Buddhist bikku (monk) Thich The Tuong has been working hard to turn his one hectare farm into a bamboo conservatory on the Son Tra Mountain, which protects over 110 bamboo species.
Of these, four are almost considered extinct in Vietnam.
The garden, located on the Son Tra mountainside, eight kilometres from the city centre, is open to all visitors, who wish to see bamboo conservation in a rural setting, along with a fishing pond and a stone installation.
“It has been a long and hard journey since I planted the first bamboo. I have loved gardening since I left my native village of Vy Da to enter religious life at a small pagoda in Con Hen in Hue,” said Tuong.
“I left the pagoda after my master died and found the Quan The Am Pagoda in Da Nang to continue my religious life.
“The garden was donated by a farmer in Son Tra after he became too tired to plant any trees. I worked the land and grew different bamboo species that I had collected from different provinces,” he recalled.
“I have collected a third of the total 300 bamboo varieties in Vietnam. Bamboo plantation has grown over the past decade, dotting the sloping hills of the Son Tra Mountain.”
He said he had named the garden Son Tra Tinh Vien (Son Tra Tranquil garden).
The 48-year-old monk said he had settled down in the area and started looking after the garden as he wanted to continue with his religious work and preserve the bamboo gene at the same time.
“I studied literature at HCM City’s Social Sciences and Humanities College, so I found a connection among bamboo, literature and Buddhism,” he explained.
“The Bamboo garden is my effort to preserve nature on the Son Tra Mountain, which has been recognised as a nature reserve. It would help protect the evergreen peninsula in the tourist city in the future,” he said.
“Bamboo has inspired me to compose poems and literature, as well as lead a religious life. I have also created a tranquil corner in the garden for religious meditation,” he said.
The monk added that the existence of the bamboo garden follows his life as a Buddhist.
Four bamboo species are listed in the Red Book of Vietnam, include the Truc den Ha Giang (Phyllostachys nigra Munro); Truc Hoa Long (Phyllostachys); Truc Vuong (Chimonobambusa quadrangularis); Tre Mien Nam (Sirocalamus aff latiflorus McClure). All have been growing well in the garden.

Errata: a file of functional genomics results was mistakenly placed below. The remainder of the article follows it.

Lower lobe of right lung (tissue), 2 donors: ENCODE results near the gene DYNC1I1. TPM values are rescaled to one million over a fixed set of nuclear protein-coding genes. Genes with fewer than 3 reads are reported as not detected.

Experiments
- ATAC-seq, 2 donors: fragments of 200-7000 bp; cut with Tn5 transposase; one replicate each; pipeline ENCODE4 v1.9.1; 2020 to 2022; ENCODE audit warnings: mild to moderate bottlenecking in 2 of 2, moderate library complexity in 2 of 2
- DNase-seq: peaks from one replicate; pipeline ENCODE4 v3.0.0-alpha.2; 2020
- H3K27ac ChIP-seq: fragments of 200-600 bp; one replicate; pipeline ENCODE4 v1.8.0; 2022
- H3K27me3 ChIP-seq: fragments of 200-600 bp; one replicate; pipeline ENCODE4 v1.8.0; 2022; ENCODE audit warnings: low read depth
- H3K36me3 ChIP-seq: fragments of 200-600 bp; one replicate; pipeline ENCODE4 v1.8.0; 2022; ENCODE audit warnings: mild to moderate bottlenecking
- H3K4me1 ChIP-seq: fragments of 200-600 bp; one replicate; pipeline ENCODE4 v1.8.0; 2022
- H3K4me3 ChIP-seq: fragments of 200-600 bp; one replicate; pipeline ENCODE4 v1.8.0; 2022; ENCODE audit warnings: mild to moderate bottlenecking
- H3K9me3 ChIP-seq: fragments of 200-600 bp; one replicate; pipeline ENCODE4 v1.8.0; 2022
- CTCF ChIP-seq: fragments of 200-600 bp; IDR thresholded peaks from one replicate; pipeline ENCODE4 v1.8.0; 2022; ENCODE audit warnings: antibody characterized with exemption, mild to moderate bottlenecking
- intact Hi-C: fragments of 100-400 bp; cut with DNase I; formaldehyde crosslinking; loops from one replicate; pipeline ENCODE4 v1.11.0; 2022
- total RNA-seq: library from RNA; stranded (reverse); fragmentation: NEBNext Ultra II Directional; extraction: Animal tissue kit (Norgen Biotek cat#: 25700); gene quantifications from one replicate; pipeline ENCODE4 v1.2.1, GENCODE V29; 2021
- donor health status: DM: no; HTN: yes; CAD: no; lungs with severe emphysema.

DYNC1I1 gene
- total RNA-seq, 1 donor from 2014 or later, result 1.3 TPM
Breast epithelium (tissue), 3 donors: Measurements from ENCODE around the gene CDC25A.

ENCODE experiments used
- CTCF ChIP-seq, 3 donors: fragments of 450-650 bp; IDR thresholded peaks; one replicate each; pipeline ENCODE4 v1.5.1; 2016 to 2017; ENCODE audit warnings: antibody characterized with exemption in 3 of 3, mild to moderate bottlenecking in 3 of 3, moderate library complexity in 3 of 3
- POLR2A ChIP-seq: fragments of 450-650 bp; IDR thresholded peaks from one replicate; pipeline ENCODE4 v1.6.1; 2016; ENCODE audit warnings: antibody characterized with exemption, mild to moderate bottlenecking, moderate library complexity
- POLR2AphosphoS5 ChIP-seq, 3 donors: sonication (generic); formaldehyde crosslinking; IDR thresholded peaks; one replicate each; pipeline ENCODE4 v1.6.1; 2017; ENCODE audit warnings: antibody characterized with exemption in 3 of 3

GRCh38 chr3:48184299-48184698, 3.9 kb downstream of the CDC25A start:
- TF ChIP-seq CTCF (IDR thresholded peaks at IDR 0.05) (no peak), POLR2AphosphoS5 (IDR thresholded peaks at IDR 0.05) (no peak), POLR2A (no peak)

Meditation pool: The bamboo garden and surrounds are a perfect place for meditation.
Le Thi Thoa, an ex-student of biology and environment at the Da Nang’s Teachers’ Training college, said the garden was a full of a collection of bamboo genes.
“I spent two years working on a thesis on bamboo, and the garden was my approach for research. The monk assisted me considerably in my study of bamboo,” Thoa said.
“It is a precious garden of bamboo genes in Vietnam as bamboo forests on the riverheads have been over-exploited or destroyed. Bamboo is rare in villages as the local people prefer to grow cash crops or profitable plants,” she said.
Thoa, who is a teacher at a junior secondary school in A Luoi District of Thua Thien-Hue, said she had proposed the idea of growing bamboo in environmentally polluted areas in Da Nang.
“I had read a document saying that bamboo reduces the content of dioxin in soil or air. Other plants cannot grow because of the chemical contaminating the air or land, but bamboo can develop well anywhere,” she said.
The 25-year-old teacher said the development of more bamboo conservation centres would help protect valuable sources of flora and their genes in Vietnam.
“Bamboo also plays a role in biodiversity, along with other plants. It is a source of food for animals in the forest. Bamboo can slow down heavy floods in riverheads and smooth downstream flows,” said Nguyen Thi Tinh, a biologist from the Frankfurt Zoological Society of Germany.
“Land for bamboo in rural villages has been reserved for easy money farming or urban development. So, the ever green plant has gradually disappeared,” she said.
She said bamboo was also symbolic of the vitality and powerfulness of Vietnamese culture and its people.
The monk said he had brought species from Japan, Thailand, India and Africa, whenever he visited these countries. “Bamboo can be grown as bonsai in a family garden or can be sold in the market. People just think bamboo is for construction of cottages, but it can be a source of craft in rural areas,” he explained.
“Bamboo is also be used a raw material for production of bamboo charcoal-based toothpaste or tooth brushes in China and Korea,” he said.
The monk is worried that he will not be able to preserve the garden as the city plans to convert the farm into a tourist resort.
“I had proposed better alternatives for the bamboo conservatory, but the city’s departments or agencies are yet to respond,” he said.
“The directorate of the private Duy Tan University had asked me to move the garden to the university village as a field research project for students. However, I am still hesitant as I am waiting for a decision from the city authorities regarding the garden,” he said.
“I will devote the garden to Da Nang as it could promote the city as a bamboo conservation centre in Vietnam,” he said.
The garden is a favourite photography spot for young people on the weekends, since it is still rare to find a precious genes garden of bamboo in the central region.
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